Oh, and I hope you don't mind never being able to use a radio or broadcast television again. Honestly, I'd put good money on a system that turns the atmosphere into a kind of parallel plate capacitor that ships and planes and cars and such can tap into for power would probably kill all electronics that aren't specially hardened against EMP.

Now, air is a pretty good insulator. Or at least an OK insulator. It depends on the humidity, pressure, etc. But it's not a great insulator. This system would be horrendously lossy. Unbelievably so. Like, on the order of less than one tenth of one percent. Even a crappy car can reasonably hope for 20% efficiency at the wheels. Not to mention that it would take several times as much power as the entire world uses today. Even with all the power everyone on earth uses directed to the goal, I don't think we could maintain a usable potential difference between the stratosphere and the ground.

Finally, all the power is going to come from solar, hydroelectric, geothermal, nuclear, wind, coal, biomass, wood, oil, or natural gas power plants. Mostly coal, nuclear, and natural gas, anyway. At the sizes ships come in, turbines on power plants won't be much more efficient than the turbines on ships. Wind, and solar, of course, don't pollute, and nuclear is almost as clean as that. But the overwhelming majority of power comes from coal (except in certain parts of Europe)

You'd be better off using something like a huge vaccuum bearing'd flywheel to store electricity from a land based power plant and using that to power ships for short trips. Or, if you want to be far fetched, beaming down solar power from space with microwaves onto the ship. Or using sails. Or fixing yokes to domesticated whales and having them pull you around. Or just about anything, really. I'm rather a pro-science kind of person, but really, it's not every day you run into an idea that could accidentally cause mass extinctions when being used properly for peaceful uses.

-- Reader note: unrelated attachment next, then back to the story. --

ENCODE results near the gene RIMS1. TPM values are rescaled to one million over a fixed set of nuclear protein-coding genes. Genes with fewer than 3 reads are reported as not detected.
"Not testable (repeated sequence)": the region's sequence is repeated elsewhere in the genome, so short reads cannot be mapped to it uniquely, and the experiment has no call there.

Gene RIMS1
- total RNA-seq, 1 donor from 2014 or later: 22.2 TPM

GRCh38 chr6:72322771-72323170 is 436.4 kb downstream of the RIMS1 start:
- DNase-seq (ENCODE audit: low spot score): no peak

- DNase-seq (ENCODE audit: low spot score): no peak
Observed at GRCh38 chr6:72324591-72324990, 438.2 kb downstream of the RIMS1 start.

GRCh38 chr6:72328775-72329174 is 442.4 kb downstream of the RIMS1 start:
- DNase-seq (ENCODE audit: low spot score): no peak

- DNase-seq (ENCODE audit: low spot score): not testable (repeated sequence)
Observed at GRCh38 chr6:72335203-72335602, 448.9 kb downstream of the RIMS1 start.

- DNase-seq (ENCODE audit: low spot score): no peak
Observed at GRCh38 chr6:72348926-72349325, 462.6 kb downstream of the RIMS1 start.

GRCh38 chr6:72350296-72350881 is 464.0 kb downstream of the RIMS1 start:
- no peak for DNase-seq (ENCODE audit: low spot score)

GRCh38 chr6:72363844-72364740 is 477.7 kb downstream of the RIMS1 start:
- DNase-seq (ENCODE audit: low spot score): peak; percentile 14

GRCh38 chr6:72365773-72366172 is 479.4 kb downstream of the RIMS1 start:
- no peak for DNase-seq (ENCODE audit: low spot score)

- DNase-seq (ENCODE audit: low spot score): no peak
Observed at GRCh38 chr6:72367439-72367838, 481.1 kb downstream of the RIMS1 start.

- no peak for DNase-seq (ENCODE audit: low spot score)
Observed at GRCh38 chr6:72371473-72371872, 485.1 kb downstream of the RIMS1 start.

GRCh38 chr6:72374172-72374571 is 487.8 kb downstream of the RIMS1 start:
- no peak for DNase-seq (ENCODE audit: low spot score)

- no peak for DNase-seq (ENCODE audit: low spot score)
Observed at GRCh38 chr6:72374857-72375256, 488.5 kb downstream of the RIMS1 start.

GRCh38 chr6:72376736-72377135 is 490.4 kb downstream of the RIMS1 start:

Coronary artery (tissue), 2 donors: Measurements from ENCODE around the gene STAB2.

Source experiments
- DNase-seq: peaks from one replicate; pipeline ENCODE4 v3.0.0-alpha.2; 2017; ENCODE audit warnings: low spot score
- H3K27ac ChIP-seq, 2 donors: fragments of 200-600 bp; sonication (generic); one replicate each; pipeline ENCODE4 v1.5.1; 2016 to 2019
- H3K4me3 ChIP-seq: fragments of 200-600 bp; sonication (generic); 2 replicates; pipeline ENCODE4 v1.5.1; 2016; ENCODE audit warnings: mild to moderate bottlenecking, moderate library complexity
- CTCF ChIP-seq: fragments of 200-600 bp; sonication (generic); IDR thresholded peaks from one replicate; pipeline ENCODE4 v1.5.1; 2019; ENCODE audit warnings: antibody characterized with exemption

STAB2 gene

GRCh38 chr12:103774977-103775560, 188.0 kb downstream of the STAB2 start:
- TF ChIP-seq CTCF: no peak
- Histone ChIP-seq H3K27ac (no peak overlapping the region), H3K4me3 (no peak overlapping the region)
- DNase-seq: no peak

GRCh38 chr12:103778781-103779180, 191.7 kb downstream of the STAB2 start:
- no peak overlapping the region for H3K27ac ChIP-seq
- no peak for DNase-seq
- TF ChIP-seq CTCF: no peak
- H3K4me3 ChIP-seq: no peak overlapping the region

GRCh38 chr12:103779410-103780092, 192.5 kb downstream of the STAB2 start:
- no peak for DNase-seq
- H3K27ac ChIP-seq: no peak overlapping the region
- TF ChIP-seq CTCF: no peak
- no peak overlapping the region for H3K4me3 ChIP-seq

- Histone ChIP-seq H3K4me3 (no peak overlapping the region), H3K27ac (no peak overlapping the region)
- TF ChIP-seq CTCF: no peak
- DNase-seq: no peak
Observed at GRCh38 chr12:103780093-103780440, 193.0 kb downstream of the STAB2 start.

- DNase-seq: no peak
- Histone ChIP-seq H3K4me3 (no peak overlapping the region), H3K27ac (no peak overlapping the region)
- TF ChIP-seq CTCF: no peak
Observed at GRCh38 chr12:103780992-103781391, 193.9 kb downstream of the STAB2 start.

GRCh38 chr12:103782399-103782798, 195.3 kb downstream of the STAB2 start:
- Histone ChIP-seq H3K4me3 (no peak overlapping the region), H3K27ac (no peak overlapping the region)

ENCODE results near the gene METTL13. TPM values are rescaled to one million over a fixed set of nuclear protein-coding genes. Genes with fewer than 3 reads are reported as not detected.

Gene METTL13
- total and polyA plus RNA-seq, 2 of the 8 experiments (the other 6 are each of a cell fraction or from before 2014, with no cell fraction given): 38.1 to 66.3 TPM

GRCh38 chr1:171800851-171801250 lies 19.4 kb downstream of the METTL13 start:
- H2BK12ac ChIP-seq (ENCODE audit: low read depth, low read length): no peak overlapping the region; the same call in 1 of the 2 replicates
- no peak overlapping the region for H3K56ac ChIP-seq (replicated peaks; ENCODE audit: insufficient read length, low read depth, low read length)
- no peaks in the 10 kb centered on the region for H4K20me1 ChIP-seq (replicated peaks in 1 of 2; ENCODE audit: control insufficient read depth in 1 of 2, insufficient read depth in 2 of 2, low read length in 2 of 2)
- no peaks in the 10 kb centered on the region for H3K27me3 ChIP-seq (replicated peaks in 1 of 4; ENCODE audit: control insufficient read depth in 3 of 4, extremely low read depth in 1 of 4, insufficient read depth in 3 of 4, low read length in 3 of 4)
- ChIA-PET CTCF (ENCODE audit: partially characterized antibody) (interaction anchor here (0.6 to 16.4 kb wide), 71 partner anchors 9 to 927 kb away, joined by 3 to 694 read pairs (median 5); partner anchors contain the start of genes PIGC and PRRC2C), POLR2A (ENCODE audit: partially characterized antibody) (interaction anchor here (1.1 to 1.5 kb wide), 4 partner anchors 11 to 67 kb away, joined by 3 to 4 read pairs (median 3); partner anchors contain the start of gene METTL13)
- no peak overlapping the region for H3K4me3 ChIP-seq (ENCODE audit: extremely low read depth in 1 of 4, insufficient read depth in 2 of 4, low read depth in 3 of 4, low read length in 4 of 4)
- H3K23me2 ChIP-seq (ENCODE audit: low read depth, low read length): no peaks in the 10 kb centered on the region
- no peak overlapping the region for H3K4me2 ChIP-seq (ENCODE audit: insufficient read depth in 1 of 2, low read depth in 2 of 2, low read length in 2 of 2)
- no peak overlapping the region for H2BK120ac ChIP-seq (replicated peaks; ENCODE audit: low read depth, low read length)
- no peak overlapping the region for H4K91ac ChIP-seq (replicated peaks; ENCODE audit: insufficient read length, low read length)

Honestly, If I wanted to do away with over the road trucking (seriously, I do. It's so wasteful), I'd just build more rail. Diesel hybrid locomotives would be quite efficient, and we all know trains can pull quite a bit of stuff around.

Furthermore, if your idea has a control station on either side of the ocean beaming power at ships, you'll be warned that if you plan on doing this in a fashion that makes any sense at the ridiculous power levels involved, you're going to have to have line of sight with the ship. Which is a little hard to do considering how round the earth is.


I have to give props to Tesla, the man was brilliant. He was practically the basis of my entire field of engineering before the 60s. He had some brilliant ideas to his name. AC generators, motors, transformers. Radio, even. But he was certainly a dreamer. Many of his ideas were vastly overstated in their capabilities. His turbine, for instance. Classy, yes. Clever, yes. Noteworthy in performance? No.

Many more of his ideas were simply unworkable. His death/peace ray, for instance. It was startlingly similar in concept to a weaponized particle beam, which still have yet to be made, and could very well be useful. But the invention itself would have been worse than useless, giving everybody around mercury poisoning, and never doing a thing to. Decent for science fiction, but unworkable in real life.

This idea is clearly unworkable, and even if workable, it would pose a major threat to life as we know it. Tesla was one of the first to put serious effort into solving the problem of wireless power transmission, but he and all his successors to this very day have met with nothing but mediocre results at best.



new topics
 
1

log in

join